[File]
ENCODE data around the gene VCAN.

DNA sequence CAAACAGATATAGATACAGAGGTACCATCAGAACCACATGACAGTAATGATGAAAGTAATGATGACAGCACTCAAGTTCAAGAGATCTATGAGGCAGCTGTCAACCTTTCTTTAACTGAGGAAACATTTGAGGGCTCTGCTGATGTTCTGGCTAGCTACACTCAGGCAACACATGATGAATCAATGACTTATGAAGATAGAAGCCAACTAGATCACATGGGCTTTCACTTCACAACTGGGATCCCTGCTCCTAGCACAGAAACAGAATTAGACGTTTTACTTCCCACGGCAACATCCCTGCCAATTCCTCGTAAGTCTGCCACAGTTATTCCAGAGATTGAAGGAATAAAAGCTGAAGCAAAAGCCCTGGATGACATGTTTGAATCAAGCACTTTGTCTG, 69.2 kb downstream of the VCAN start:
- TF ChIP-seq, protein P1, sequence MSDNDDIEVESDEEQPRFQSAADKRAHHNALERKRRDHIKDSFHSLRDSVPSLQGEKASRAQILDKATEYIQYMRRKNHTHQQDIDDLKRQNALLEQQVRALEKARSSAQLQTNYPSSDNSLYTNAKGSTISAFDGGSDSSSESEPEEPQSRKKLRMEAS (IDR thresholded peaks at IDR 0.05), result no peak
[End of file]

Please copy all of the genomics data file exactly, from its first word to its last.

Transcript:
ENCODE data around the gene VCAN.

DNA sequence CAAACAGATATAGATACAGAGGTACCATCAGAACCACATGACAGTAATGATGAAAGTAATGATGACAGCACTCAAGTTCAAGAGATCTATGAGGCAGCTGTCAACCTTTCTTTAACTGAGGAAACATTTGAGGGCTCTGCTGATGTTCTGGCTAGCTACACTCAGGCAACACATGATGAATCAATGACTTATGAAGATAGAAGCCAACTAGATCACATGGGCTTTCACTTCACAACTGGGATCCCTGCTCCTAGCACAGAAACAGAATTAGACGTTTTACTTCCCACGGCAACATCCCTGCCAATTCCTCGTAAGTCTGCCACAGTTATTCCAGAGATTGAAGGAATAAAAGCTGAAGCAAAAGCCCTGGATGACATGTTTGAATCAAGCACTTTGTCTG, 69.2 kb downstream of the VCAN start:
- TF ChIP-seq, protein P1, sequence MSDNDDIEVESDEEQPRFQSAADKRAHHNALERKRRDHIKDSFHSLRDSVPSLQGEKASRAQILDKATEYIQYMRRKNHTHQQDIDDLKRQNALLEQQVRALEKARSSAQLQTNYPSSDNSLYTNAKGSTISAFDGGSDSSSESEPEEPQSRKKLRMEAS (IDR thresholded peaks at IDR 0.05), result no peak